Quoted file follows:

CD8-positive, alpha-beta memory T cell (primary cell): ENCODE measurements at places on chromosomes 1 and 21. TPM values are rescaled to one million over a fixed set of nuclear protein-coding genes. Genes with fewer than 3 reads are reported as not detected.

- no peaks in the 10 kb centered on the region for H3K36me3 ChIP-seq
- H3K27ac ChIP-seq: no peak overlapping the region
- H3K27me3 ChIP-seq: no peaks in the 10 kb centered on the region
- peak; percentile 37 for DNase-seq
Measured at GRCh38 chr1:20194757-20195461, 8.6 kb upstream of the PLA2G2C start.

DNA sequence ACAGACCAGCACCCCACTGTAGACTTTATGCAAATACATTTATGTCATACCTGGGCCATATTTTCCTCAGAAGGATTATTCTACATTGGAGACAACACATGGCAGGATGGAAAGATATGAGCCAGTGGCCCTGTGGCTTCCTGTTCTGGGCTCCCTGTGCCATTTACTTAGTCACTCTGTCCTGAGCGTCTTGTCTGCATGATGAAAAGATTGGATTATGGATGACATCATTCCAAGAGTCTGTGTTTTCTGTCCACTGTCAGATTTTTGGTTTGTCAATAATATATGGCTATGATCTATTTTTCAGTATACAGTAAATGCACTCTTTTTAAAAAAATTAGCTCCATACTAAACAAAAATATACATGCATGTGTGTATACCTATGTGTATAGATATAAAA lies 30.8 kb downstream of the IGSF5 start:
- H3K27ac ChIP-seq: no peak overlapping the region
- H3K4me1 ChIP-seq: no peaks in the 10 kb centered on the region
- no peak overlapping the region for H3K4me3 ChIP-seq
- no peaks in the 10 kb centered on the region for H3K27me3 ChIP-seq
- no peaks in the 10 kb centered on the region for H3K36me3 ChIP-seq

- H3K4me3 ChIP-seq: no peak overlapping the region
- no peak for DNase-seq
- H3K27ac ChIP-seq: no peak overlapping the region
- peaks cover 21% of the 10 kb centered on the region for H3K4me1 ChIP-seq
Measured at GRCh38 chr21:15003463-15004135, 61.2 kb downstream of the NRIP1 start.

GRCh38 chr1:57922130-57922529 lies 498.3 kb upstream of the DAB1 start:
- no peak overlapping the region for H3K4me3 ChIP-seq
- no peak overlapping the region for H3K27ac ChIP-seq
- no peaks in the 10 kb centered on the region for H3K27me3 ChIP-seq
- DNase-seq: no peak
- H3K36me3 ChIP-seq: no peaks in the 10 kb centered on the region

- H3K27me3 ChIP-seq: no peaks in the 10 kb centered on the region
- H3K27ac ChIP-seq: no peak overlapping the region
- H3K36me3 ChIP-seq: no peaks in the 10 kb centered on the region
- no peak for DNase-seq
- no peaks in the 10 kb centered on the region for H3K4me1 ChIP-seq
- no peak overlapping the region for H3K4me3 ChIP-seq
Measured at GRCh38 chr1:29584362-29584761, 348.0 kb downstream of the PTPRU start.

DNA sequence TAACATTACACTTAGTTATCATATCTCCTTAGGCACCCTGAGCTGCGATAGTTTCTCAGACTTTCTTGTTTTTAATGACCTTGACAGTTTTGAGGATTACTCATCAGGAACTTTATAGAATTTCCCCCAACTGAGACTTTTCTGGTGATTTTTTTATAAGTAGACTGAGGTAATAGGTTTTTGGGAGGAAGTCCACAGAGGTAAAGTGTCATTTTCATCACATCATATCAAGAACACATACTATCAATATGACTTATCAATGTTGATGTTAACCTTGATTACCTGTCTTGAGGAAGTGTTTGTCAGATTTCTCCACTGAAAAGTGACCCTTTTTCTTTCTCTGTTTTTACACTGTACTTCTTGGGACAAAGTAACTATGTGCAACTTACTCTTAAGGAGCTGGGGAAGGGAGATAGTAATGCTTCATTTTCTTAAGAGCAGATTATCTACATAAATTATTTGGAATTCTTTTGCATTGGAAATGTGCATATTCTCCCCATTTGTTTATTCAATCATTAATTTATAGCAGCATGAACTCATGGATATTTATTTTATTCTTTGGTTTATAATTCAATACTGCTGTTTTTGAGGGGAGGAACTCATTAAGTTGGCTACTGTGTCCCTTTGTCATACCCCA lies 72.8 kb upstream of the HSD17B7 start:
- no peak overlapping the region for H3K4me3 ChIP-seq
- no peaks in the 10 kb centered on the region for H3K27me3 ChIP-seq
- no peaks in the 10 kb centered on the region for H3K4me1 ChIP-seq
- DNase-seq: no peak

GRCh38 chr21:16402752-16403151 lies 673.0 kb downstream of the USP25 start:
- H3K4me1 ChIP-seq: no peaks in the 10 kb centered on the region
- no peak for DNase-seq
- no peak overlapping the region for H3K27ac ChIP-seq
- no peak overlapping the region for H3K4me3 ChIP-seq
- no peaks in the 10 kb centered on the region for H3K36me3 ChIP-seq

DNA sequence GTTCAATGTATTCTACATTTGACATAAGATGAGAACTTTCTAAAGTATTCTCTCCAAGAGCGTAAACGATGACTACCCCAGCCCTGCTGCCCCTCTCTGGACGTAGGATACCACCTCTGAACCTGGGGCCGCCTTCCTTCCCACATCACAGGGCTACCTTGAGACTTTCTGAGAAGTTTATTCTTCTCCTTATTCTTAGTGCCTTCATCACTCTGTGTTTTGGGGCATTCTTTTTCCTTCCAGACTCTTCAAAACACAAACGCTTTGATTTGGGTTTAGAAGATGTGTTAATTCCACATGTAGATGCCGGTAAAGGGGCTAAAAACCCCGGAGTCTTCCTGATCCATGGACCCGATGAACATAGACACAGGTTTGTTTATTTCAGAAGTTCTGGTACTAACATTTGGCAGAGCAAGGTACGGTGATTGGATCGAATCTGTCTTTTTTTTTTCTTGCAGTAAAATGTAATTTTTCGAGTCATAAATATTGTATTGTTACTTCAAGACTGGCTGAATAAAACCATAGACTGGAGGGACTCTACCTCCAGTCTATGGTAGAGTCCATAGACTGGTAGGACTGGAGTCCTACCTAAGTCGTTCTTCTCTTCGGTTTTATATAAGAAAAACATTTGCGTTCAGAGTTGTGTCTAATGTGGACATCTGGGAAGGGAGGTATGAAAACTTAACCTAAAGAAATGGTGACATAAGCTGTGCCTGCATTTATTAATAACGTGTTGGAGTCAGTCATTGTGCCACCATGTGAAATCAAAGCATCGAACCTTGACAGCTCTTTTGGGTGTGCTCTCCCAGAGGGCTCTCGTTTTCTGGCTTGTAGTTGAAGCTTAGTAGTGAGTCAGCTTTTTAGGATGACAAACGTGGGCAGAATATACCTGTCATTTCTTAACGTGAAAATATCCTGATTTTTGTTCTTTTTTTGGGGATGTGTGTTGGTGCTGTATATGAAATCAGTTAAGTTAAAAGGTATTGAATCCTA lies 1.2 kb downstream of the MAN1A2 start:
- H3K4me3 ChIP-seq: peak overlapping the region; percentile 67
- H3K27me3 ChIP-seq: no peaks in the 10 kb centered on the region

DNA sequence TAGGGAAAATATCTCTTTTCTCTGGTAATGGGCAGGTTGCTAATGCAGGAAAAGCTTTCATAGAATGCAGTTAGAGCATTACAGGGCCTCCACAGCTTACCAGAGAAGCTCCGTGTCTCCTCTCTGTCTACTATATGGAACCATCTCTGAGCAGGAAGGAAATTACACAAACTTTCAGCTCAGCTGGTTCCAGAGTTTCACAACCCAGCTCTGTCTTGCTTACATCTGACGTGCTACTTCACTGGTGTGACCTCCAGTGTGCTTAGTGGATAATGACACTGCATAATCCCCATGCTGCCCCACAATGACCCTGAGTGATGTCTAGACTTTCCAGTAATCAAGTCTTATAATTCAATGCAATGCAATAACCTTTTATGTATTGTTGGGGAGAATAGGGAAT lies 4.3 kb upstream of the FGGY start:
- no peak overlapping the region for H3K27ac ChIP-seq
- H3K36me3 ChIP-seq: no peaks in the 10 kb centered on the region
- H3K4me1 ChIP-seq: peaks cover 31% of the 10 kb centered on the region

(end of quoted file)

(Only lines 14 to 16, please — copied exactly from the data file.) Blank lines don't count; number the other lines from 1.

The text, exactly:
- no peak for DNase-seq
- H3K27ac ChIP-seq: no peak overlapping the region
- peaks cover 21% of the 10 kb centered on the region for H3K4me1 ChIP-seq